Since Monday the National American Civil Liberties Union, Americans United, Hindu American Foundation, The Religious Action Center of Reform Judaism, Freedom From Religion Foundation and many other organizations have expressed their fear and disappointment in the SCOTUS decision. As stated by Rob Boston from Americans United for Seperation of Church and State (AU), “This ruling is out of step with the realities of modern-day America, which is marked by expanding religious and philosophical diversity.”

Pagan Artist RC DeWinter tweeted, “This is just the first chink in the wall.” The wall being the one established between religion and government. It is the one that provides for the religious freedoms described in Kagan’s opening statement.

Pagan Blogger Literata, expressed her owns concerns saying “The decision is all about accommodating the majority rather than protecting the minority. In the meantime, we run a serious risk of being used as cover – call it the “I Have a Wiccan Friend” defense.”

[Public Domain Photo]

[Public Domain Photo]

Their fears and frustrations may very well be justified. In Roanoke County Virginia, Board Supervisor Al Bedrosian has already established a plan to overturn the County’s prayer policy which currently allows for the region’s “expanding religious diversity.”

After Monday’s SCOTUS ruling, Bedrosian said “I think we have to say more or less that we’re a Christian nation with Christian ideology … we need to move toward our Christian heritage.” He has openly expressed concerns about the County’s policy being one that could allow for “Wiccan and Satanist” prayers. When the local Roanoke reporter asked if his proposed policy would permit non-Christian prayers, he said “probably not” adding that non-Christians were welcome to pray during the “allotted time for citizen comment.”

Despite Bedrosian’s grandiose statements, SCOTUS did not offer a complete free license to pray in any form before governmental meetings.There are limits and boundaries.The decision reads:

If the course and practice over time shows that the invocations denigrate nonbelievers or religious minorities, threaten damnation or preach conversion, many present may consider the prayer to fall short of the desire to elevate the purpose of the occasion and to unite lawmakers in their common effort. That circumstance would present a different case than the one presently before the Court.

In that statement, the Court recognizes the potential for abuse. However SCOTUS didn’t feel it is place of the Courts to determine the constitutionality of specific language within a single prayer speech or what can and can’t be said. In addition the Judges themselves could not agree on the exact boundaries of the “coercion test.”  What constitutes a coercive prayer or action and what doesn’t?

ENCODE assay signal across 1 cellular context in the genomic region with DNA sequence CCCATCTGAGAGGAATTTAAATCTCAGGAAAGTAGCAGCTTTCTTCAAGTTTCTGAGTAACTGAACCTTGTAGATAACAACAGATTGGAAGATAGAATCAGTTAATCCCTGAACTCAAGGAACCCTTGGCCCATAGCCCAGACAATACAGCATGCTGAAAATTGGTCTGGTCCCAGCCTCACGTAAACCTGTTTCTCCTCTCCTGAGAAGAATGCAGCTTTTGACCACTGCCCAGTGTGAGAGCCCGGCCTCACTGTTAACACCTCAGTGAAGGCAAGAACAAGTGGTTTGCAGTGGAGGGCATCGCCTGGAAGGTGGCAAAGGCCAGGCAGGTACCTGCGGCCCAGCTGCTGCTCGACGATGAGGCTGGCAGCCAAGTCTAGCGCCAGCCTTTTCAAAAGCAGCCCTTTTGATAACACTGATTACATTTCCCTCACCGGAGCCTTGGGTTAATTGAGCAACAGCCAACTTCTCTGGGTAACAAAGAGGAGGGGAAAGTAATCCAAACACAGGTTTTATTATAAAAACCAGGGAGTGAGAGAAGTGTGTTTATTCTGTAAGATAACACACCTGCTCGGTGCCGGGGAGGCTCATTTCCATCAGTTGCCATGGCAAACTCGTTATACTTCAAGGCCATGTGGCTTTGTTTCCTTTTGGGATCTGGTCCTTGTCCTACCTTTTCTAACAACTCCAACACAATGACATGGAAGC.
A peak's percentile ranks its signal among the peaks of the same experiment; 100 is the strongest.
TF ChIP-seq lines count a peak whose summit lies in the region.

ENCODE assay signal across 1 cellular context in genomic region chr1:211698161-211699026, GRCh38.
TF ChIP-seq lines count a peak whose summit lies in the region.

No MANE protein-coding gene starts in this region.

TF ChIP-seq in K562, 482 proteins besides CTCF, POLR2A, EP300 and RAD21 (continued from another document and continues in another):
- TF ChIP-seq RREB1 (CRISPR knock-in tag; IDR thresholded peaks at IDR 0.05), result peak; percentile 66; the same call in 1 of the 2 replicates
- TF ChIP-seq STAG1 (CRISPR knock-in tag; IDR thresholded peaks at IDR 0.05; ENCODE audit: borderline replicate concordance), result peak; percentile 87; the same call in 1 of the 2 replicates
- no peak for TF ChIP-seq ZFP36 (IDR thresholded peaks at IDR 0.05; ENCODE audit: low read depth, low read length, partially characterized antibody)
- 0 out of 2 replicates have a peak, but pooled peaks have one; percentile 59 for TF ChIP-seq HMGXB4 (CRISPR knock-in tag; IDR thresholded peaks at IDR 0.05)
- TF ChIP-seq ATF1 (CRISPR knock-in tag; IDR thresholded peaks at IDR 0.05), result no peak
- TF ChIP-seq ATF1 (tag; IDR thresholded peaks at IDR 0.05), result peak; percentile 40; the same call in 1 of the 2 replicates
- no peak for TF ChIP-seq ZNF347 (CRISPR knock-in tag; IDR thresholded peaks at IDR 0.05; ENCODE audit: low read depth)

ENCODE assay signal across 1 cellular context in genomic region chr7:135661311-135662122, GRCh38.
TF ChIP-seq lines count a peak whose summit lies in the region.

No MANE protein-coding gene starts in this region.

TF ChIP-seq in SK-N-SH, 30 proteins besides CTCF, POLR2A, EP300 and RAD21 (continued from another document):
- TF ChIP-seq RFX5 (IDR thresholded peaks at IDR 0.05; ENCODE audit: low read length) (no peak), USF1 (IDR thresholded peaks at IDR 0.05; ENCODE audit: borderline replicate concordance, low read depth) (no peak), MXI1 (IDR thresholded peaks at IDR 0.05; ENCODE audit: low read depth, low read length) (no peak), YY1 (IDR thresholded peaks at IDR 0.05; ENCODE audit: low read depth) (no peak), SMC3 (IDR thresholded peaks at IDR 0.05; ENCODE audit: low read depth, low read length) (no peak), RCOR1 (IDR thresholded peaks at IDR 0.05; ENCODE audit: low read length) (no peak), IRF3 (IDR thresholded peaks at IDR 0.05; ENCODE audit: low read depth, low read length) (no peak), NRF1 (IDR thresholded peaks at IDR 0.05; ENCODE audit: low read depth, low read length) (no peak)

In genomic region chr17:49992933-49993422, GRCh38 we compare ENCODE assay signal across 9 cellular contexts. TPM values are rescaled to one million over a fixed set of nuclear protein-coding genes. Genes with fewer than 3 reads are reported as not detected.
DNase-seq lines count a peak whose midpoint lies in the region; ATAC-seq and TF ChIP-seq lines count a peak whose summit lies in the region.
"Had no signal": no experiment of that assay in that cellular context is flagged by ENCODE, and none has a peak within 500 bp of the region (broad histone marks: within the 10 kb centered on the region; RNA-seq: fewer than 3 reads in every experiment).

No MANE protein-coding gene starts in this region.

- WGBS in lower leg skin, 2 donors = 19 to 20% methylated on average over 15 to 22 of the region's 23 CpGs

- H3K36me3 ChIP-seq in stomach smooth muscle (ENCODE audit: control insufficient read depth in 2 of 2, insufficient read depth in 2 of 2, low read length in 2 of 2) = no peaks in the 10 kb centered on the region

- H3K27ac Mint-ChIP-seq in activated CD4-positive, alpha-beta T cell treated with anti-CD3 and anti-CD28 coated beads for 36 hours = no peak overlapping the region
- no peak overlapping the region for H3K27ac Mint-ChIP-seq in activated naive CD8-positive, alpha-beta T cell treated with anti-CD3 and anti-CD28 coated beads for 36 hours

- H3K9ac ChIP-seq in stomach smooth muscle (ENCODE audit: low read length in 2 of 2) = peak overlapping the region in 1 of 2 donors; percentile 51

With the new approach is the Court suggesting that it is now constitutional for a government to endorse a single religion through legislative prayer provided that the prayer speech does not coerce anyone into participating or threaten “damnation?” How important is historical precedent or tradition in deciding future policy in a changing culture?

As AU’s Rob Boston said “I suspect we haven’t seen the last of this issue.”

After weeks of debate and protest, the show-down in the Copper State is finally over.  Arizona Governor Jan Brewer vetoed State Bill 1062, the so-called anti-gay bill. With high stakes and increased pressure from corporations, Brewer had little choice but to object. On Feb. 26 she said:

I have not heard of one example in Arizona where business owners’ religious liberty has been violated … The bill is broadly worded, and could result in unintended and negative consequences. (The Washington Post)

While the notorious Arizona State bill is now certainly dead, the conversation is far from over.

Image: Wing-Chi Poon, CC lic. Wikipedia Commons

Image: Wing-Chi Poon, CC lic. (Wikipedia Commons)

The mainstream media dubbed SB 1062 “anti-gay” legislation in order to link the bill to recent public discourse surrounding marriage equality. However SR 1062 was not specifically “anti-gay.” In fact SB 1062 was not even new legislation. It was a proposal to amend a current Arizona law – one that is commonly referred to as a Religious Freedom Restoration Act (RFRA.)

Mark Bailey, a Druid living in Phoenix, Arizona explains:

We took the time as a State to vote on the people that we felt would advance our beliefs and protect our rights from those who do not understand Arizona. Instead what we got was a few very unscrupulous people who decided instead to forward a small minority of people’s rights ahead of everyone else’s. They decided that it was okay to try to legalize an individual’s right to bigotry, prejudice and outright hatred.

Mark Bailey, Druid and Arizona resident

Mark Bailey, Druid and Arizona resident

In April 2013 we reported on Kentucky’s passage of its own RFRA law after a series of disputes with its Amish community. Generally speaking, RFRA’s seek to protect the right to act or not to act based upon “sincerely held religious beliefs” when imposed upon by the government. This might include a public school test held on a holy day, a ban on beards or religious head wear, or a requirement to conduct legal business on the Sabbath.

At first glance the concept sounds great until you look a bit closer. Legislators have repeatedly recognized that the broad language of these type laws could potentially lead to abuse. Kentucky Senator Daryl Owen, “This is a piece of legislation looking for a reason.”